Feb. 15, 2011 at 4:28 PM ET
Games of leisure played a key part of life 4,000 years ago in the Indus Valley of present-day Pakistan, according to an archaeologist at the University of Gothenburg in Sweden who found that dice and other game pieces make up nearly 10 percent of the artifacts recovered in the ancient city of Mohenjo-Daro.
Archaeologists often recover play-related artifacts, but usually dismiss them as unimportant for research or regard them as ritual objects or signs of social status, says Elke Rogersdotter, who studied the play-related artifacts for her doctoral thesis.
She argues that studying play can give archaeologists insight to the social structure of ancient societies. For example, at Mohenjo-Daro, not only is there an abundance of play-related objects, they also appear to follow a repetitive pattern of spatial distribution. This may indicate specific locations where games were played, such as gaming parlors.
"The marked quantity of play-related finds and the structured distribution shows that playing was already an important part of people's everyday lives more than 4,000 years ago," she said in a news release.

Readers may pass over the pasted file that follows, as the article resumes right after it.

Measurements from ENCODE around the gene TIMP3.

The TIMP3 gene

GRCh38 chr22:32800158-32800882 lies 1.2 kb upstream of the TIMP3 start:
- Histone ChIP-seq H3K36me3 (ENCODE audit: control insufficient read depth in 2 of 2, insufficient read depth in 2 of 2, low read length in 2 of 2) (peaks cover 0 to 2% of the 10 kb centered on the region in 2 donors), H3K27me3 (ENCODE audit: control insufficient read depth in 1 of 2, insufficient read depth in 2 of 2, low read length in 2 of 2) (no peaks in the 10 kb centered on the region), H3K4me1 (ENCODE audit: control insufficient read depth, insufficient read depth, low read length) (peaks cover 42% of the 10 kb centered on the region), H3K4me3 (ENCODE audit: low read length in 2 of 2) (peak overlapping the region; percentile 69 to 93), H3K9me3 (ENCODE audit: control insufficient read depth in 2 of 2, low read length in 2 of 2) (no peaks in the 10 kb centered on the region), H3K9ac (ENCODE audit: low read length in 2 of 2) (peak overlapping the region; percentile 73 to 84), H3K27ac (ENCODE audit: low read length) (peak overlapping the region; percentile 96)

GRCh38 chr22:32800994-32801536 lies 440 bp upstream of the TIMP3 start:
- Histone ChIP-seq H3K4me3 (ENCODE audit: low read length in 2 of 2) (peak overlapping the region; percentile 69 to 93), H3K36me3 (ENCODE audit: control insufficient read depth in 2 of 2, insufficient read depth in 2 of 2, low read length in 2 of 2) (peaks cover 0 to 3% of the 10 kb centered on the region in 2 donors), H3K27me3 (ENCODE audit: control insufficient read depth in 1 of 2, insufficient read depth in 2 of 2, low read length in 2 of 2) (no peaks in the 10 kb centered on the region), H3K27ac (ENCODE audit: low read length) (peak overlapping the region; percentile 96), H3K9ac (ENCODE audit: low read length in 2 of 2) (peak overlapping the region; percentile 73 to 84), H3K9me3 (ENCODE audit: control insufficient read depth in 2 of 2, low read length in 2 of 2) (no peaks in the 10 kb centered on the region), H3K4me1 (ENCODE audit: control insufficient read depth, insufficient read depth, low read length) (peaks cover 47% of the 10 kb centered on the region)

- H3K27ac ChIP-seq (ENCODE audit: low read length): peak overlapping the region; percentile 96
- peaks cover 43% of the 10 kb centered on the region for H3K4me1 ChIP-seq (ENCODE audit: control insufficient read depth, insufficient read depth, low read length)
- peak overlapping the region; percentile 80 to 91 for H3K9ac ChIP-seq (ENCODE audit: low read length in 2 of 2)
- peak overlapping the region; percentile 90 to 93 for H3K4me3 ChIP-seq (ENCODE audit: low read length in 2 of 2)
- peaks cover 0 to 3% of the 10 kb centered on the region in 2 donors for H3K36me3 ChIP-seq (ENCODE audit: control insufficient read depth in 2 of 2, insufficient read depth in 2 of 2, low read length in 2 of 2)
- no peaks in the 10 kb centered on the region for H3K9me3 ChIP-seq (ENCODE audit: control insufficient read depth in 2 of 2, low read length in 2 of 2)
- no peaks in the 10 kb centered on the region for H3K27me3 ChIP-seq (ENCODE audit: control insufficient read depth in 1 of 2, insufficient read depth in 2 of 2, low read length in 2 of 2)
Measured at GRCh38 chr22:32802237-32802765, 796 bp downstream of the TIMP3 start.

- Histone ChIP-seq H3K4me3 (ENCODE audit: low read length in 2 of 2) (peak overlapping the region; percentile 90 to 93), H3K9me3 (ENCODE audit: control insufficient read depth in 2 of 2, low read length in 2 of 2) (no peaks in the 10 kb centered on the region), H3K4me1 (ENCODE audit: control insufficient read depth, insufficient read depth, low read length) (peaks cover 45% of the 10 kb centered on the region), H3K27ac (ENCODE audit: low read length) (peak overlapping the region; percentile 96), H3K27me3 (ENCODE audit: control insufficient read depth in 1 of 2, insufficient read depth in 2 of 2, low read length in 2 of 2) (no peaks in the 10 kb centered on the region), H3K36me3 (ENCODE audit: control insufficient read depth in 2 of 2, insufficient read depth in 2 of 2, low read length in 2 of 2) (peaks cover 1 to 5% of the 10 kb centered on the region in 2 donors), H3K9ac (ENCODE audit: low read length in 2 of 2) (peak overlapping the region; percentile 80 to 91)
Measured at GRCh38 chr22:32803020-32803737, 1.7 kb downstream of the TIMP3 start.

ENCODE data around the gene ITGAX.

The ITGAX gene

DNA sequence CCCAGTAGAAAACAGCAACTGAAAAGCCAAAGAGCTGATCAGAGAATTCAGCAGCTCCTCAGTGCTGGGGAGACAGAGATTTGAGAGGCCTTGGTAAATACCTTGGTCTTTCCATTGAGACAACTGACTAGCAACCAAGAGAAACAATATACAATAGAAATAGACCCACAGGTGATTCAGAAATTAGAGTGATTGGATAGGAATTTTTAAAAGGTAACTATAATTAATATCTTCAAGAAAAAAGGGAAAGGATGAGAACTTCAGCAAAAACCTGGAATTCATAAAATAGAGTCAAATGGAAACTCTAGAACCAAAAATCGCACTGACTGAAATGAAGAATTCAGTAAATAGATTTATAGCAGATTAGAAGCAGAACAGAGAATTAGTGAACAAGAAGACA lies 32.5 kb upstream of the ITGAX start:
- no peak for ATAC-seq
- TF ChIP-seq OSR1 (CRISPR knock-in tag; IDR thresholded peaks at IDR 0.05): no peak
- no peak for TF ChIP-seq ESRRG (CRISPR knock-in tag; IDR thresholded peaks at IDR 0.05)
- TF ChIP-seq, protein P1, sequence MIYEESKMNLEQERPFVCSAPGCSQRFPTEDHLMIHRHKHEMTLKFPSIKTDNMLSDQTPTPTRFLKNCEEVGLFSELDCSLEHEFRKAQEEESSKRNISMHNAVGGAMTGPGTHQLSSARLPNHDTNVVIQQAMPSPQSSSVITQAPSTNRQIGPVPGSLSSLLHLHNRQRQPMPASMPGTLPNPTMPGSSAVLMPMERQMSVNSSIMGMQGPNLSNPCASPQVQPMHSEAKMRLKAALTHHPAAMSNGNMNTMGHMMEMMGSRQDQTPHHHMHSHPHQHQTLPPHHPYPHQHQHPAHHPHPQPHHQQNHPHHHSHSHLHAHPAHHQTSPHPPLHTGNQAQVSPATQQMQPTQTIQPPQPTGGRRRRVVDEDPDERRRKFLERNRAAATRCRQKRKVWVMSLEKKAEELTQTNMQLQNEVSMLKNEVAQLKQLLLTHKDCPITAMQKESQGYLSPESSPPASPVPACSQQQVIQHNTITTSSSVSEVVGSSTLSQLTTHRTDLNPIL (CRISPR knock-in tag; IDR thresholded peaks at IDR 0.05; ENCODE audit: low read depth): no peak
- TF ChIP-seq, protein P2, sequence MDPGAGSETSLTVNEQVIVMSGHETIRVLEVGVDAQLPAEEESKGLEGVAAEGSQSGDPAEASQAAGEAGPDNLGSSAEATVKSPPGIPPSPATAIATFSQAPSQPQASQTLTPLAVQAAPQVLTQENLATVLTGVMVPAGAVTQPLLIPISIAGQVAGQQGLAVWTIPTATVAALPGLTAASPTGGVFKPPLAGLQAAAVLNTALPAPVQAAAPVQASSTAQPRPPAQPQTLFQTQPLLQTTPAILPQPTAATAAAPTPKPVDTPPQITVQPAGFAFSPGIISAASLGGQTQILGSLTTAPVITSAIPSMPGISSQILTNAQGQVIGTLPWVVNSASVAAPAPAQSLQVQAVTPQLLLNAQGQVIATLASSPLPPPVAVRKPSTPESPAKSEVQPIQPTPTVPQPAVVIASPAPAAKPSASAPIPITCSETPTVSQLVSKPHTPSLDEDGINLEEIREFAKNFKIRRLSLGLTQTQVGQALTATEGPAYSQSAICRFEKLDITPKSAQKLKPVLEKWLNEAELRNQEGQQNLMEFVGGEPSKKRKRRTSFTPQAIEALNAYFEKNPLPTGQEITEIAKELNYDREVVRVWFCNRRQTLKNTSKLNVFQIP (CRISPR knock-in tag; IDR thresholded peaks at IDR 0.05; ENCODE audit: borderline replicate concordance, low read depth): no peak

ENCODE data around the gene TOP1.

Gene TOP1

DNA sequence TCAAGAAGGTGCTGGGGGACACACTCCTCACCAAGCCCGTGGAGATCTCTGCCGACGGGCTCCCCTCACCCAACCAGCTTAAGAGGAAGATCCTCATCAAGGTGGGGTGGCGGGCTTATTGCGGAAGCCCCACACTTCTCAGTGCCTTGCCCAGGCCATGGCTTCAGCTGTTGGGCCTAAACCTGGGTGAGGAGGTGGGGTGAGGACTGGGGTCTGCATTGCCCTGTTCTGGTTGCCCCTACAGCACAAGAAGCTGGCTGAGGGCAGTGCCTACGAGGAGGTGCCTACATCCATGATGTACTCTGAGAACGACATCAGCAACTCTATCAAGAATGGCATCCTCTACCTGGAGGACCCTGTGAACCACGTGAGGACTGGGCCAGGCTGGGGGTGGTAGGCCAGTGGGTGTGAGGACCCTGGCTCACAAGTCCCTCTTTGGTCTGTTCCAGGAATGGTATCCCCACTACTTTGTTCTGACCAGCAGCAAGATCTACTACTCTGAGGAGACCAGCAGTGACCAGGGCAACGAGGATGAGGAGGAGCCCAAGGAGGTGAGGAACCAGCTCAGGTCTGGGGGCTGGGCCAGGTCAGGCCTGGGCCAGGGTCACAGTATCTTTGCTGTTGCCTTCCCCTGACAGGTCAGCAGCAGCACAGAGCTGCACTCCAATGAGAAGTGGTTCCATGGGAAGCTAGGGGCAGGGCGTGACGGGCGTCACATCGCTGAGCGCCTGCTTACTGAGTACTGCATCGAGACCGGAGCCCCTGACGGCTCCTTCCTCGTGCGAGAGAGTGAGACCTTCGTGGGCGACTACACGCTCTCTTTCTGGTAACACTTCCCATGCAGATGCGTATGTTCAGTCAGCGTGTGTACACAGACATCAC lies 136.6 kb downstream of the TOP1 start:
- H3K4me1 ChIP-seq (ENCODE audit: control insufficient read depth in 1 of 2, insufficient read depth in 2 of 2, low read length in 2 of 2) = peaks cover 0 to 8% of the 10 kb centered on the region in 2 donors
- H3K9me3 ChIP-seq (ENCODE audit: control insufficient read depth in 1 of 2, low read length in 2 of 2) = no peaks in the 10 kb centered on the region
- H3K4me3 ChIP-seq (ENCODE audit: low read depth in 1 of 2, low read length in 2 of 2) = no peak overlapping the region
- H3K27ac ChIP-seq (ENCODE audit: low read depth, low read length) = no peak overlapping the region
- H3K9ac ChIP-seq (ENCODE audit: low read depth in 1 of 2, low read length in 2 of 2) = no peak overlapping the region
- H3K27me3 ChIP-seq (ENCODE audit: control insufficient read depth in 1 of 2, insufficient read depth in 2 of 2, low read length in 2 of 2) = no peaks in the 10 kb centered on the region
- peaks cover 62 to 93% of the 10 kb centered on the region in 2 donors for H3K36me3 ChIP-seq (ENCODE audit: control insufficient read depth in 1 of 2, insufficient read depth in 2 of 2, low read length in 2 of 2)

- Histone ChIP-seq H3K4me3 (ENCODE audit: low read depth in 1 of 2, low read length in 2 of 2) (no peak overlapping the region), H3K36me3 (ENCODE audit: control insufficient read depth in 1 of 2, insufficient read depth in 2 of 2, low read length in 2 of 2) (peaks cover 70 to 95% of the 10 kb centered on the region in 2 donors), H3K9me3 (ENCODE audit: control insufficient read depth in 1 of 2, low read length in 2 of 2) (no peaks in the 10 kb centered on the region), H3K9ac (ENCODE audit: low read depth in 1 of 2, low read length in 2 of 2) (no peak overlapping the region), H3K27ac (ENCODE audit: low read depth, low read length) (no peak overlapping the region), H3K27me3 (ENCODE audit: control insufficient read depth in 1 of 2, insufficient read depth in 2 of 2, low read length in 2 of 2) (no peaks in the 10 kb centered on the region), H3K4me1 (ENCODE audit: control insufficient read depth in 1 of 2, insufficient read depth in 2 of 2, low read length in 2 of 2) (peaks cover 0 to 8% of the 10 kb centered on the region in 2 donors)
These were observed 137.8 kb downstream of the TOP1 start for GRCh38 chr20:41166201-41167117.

Cubical dice were the most widely found items, but archaeologists have also unearthed balls and marbles, conical gamesmen, "long dice" and casting bones — as well as what seem to be game boards made from bricks. Some experts have speculated that a game similar to ancient Mesopotamia's "Royal Game of Ur" was played at Mohenjo-Daro.
Mohenjo-Daro is the largest urban settlement from the Bronze Age in the Indus Valley, a cultural complex of the same era as ancient Egypt and Mesopotamia. Archaeologists have found the site difficult to interpret because they haven't found remains of temples or palaces, which makes it difficult to determine how the settlement was managed and what distinguished the elite.
For more information, check out Rogersdotter's thesis, which has been successfully defended.John Roach is a contributing writer for msnbc.com. Connect with the Cosmic Log community by hitting the "like" button on the Cosmic Log Facebook page or following msnbc.com's science editor, Alan Boyle, on Twitter (@b0yle).